Law firms that view basic client communications as a billable event are, in my opinion, law firms that could care less about customer service. Billing for basic client communications is indicative of a law firm mentality focused on billing every possible moment of every day to one or more clients.

We like to say that we are a value-based billing law firm. We only bill for those items which provide value to the clients. If we are not marking up a document or producing work product which can be visibly seen by the client--not just any work product, but high level analysis--that we don't bill it. If a phone call is that significant, it will always result in work after you hang up the phone. If an email contains strategic or other important information in a case, then it will require the attorney to get out of their chair and do something with it. The activity that comes from basic client communications is appropriate for billing.

An interesting thing has happened to our law firm as a result of the fact that we do not bill for basic phone calls, transmittal or emails by and between the firm and our clients. Our clients are unobstructed to provide us key information or involve us in their court business problems. By facilitating as opposed to discouraging communications, we end up with more matters to handle on behalf of our clients. As importantly, our clients feel good about calling us on the phone or receiving basic information. Their guts don't tighten up with fear that they are getting billed time by calling their attorney on the phone.

We constantly remind our clients that communications are not billable time. We encourage them to contact us by phone or email. I would never go back to the old model of billing for basic client communications. It is my opinion that it is the most destructive aspect of the traditional hourly billing model. It creates psychological barriers for both the attorney and the client. Our approach not only generates more business, better client relations but also makes our conversations and communications with our clients "feel good."


1st Audio Blog Vacation Journal

This is the first audio blog from GAL's Hut Trip to the back country of Colorado.

GAL went to Boulder CO.  While his family flayed at the ritzy St. Julian Hotel, GAL and his buds went on a back-country hut trip up to Janet's Cabin, just above Copper Mountain.

As you can see, I am always ready to take risks.  The last hut trip was 11 miles into the mountain and 2,300 vertical feet.  We did one night of winter camping in the mountain.  While tending to blisters the next morning, I got frostbite in my big toe.  I still don't have any sensation in that toe today.

Janet's Cabin was an easier journey.  6 miles and 1,000 vertical feet with 50 lbs packs on our backs.  But there is always danger in the mountains.  I love danger!


Practicing Law from the Kitchen Table and in the Car

It is starting to dawn on me exactly how much work I’m getting done during periods of what would otherwise be downtime. Because digital dictation has become such a major part of our practice, I am increasing both the times and places that I dictate from. This morning for instance, I got up and immediately grabbed my Philips 9350 portable digital recorder and added two items to the extranet. These were items that immediately popped in my brain when I woke up. If I didn’t have my digital dictation system with me, there is a good chance I would have forgotten about them altogether. As it was, it took me two seconds to dictate instructions and to-do items.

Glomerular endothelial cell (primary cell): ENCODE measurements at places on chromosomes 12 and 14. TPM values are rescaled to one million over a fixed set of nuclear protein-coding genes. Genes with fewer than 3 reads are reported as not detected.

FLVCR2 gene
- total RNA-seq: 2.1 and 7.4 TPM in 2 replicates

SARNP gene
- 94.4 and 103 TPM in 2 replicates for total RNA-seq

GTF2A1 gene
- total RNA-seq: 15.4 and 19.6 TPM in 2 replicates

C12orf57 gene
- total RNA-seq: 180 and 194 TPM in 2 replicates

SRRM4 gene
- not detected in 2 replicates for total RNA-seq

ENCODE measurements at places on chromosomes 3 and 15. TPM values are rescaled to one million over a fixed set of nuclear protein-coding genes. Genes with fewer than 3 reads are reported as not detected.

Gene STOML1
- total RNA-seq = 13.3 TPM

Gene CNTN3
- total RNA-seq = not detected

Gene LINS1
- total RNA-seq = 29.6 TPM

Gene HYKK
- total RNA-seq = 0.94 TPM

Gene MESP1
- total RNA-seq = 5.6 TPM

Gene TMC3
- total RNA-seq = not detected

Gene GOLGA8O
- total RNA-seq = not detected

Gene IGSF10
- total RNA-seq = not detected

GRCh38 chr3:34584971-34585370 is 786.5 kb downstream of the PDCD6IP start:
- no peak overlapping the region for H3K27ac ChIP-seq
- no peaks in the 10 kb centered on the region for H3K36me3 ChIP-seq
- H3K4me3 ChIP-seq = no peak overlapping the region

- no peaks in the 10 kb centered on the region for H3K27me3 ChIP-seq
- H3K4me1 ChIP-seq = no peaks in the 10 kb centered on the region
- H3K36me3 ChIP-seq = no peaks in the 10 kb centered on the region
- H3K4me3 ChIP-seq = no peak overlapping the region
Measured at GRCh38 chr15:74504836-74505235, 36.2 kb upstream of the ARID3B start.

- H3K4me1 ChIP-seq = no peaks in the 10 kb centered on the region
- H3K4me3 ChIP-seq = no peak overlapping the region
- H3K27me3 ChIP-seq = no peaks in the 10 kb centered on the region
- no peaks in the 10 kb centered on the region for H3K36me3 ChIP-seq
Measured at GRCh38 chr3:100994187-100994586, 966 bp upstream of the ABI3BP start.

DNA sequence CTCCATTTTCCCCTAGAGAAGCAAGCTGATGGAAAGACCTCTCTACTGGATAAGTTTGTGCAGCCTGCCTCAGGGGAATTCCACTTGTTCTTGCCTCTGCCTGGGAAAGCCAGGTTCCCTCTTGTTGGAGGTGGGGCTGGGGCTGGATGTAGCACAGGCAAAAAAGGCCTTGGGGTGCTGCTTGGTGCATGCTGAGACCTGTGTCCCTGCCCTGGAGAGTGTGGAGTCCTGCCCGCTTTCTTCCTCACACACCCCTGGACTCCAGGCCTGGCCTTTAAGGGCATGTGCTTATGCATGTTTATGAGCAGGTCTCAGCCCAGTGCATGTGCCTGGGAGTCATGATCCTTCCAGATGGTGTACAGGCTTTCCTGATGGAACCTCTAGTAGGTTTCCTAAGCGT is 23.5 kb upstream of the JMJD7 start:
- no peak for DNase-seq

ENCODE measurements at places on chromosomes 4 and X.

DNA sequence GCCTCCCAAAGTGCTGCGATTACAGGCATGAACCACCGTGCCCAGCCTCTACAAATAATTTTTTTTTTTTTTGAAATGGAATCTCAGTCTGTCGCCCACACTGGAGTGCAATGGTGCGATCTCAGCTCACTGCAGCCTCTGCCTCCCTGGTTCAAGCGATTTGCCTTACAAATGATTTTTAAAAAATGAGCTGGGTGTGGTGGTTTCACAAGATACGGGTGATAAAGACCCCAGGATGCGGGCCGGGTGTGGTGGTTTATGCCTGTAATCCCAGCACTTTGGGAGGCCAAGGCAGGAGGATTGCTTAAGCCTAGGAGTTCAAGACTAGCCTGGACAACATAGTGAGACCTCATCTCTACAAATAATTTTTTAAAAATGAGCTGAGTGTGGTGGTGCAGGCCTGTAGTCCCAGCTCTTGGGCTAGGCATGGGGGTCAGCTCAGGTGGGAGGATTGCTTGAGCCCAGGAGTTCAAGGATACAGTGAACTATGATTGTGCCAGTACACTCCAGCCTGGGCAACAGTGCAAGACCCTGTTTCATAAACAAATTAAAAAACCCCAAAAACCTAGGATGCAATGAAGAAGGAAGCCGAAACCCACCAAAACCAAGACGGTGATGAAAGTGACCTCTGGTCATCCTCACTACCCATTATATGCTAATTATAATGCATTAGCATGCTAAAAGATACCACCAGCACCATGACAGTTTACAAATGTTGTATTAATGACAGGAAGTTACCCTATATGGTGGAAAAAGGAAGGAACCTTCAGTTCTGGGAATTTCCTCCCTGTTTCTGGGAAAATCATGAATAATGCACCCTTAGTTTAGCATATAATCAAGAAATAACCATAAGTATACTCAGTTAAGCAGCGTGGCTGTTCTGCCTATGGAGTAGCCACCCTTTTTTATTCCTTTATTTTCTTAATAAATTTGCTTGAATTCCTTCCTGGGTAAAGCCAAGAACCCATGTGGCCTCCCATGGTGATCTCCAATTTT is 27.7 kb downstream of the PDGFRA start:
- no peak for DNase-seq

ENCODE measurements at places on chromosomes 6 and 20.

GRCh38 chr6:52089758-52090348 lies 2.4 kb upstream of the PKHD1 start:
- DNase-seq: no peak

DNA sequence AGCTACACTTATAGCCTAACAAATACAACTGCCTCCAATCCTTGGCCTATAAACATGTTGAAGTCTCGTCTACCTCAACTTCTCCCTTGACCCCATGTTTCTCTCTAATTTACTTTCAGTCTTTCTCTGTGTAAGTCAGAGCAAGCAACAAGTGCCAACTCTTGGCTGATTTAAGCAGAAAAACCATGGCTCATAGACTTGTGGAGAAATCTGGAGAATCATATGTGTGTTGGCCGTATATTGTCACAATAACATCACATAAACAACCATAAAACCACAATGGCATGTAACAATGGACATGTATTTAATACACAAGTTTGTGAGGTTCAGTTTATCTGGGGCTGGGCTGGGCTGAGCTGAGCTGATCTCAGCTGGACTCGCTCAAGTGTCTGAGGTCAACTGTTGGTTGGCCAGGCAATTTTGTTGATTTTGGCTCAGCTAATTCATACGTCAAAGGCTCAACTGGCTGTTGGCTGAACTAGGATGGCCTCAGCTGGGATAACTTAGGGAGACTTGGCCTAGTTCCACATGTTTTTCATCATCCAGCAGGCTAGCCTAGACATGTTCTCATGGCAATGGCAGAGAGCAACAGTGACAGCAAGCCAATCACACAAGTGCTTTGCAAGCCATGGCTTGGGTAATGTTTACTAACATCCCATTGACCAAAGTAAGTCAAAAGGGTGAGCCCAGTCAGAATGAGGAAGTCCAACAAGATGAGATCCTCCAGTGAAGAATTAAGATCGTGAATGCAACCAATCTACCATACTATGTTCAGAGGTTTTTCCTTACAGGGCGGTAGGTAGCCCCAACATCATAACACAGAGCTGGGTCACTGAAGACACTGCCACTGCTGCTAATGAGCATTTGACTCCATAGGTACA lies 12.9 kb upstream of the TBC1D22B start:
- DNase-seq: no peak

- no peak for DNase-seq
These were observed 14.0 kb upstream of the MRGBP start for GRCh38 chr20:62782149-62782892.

I then got in the shower. The shower is a wonderful place for intrusive thoughts to permeate your brain. You’re standing there trying to remember whether or not you are at the shampoo or conditioner step, when ten things launch an attack on your neurons. You think of several very important things that you wanted to do yesterday but didn’t quite get done. Somewhere between my shaving cream and my razor, I grab my recorder and quickly dictated instructions to various staff members on a variety of things. I have one staff member, my extranet manager Al, access my web mail account and send email to various people. I dictate the content and have a disclaimer at the bottom that I’ve dictated the email, that it is typed by Al and "Boom" I’ve taken care of yet another important item.

On the way to the office in my car, I dictate another couple of important items for the day. Since I’ll be at depositions for most of the day, I won’t have a chance to get staff going in the right direction as I would if I was available. I am able to make sure that my staff is busy and productive in less than two minutes of drive time.

Now, I’ve got my coffee and I’m sitting at my desk. I’m waiting for Amicus Attorney to launch (which could take about 90 seconds). During this downtime, I grab my digital recorder and dictate this Greatest American Lawyer post. I have turned nonproductive time into incredibly productive time.

I know that I am gaining efficiencies which are beyond anything I’ve ever achieved before in my practice because I route all of this dictation as I start my day. Sometimes it is 15-30 different items which are being routing to various staff as my day begins. These are all items which I would otherwise have to deal with in the office. More likely than not, they are items which would simply have been lost between the cracks.